Pilot blames bad gas in California small plane crash

Updated: Aug 22, 2019, 10:28 IST | AP

The 34-year-old pilot said he had taken his single-engine Beechcraft Bonanza propeller plane out Tuesday for an aerial photo shoot over Half Moon Bay, south of San Francisco, when it lost power

Pilot blames bad gas in California small plane crash
This picture has been used for representational purpose only

Los Angeles: A pilot who said Wednesday he was forced to ditch his newly purchased aircraft in the ocean off California during a photo shoot believes bad gasoline caused the plane to malfunction. Pilot David Lesh said he had siphoned particulate matter out of the gas but doesn't think he got all of it. "This definitely was more stuff than I was used to seeing," he said. The Federal Aviation Administration and the National Transportation Safety Board are investigating. FAA spokesman Ian Gregor said investigators had not yet spoken to Lesh. The 34-year-old pilot said he had taken his single-engine Beechcraft Bonanza propeller plane out Tuesday for an aerial photo shoot over Half Moon Bay, south of San Francisco, when it lost power.

"I just did everything I could to get the motor going again," he said. "Nothing was working." Lesh said the plane "skipped along the water" for a few hundred feet without much of an impact before he and his passenger, a friend, grabbed anything they could use to float. A man in another plane piloted by Owen Leipelt had been taking photos of his friend's aircraft when it went down. "David radios to me that he's lost engine power," Leipelt said. "When you hear that, you think 'whoa, whoa, whoa, what did I just hear, say that again.'" Leipelt, 20, of San Jose called air traffic control for help and circled over the two people in the water. Meanwhile, Lesh filmed himself and his friend with his water-resistant cellphone as their plane quickly sank. "We got lucky with the conditions," he said. "The seas were very calm, it was daytime."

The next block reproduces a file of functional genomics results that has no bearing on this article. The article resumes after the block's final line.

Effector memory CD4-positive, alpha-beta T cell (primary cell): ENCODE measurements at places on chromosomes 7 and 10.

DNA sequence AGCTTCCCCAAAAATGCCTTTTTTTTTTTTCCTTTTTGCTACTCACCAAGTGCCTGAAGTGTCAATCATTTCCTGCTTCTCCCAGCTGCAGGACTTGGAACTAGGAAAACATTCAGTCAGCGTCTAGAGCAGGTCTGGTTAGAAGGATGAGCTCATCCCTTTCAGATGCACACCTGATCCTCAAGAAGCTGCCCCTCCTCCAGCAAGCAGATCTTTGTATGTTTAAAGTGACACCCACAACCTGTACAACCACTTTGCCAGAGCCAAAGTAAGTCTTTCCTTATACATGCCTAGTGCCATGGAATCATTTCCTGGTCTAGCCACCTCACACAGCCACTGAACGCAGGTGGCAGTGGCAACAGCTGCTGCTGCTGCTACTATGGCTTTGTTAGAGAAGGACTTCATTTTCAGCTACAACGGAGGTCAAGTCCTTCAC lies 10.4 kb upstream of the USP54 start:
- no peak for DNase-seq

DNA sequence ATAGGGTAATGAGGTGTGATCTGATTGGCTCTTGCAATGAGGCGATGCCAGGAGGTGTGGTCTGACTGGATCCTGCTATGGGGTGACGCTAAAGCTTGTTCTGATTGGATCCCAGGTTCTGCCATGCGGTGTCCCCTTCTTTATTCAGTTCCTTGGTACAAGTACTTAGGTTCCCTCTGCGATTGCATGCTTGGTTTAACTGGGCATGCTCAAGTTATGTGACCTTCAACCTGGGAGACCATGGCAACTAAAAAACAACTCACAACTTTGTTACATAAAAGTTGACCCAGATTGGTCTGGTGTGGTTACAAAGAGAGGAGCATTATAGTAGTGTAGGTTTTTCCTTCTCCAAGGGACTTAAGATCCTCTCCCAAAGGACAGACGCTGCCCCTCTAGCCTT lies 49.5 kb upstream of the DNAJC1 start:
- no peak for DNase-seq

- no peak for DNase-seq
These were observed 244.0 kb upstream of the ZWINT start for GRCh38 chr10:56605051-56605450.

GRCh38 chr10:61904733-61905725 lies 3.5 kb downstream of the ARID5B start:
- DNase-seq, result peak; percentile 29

The Coast Guard dispatched two aircraft, a cutter and a patrol boat. A helicopter hoisted the two men out of the chilly water that was teeming with jellyfish. Lesh, the founder of Denver-based outerwear company Virtika, said he bought the plane nearly three months ago for more than $200,000 and spent about $40,000 for upgrades. He said Tuesday's flight was its first real trip. Addressing online speculation that he had staged the water landing, Lesh said anyone who believed he would spend so much money on a plane only to sink it must have "lost their mind." Lesh is described on Virtika's website as a thrill-seeker and skier who lived in Chicago, India and Wisconsin before moving to Colorado. His Instagram profile shows him flying, skiing and snowmobiling in picturesque locations across the globe. Lesh said he plans to leave Friday on a cross-country flight to deliver his other plane to a buyer on the East Coast. He said he's not worried about the trip. "I'll always fly," he said.

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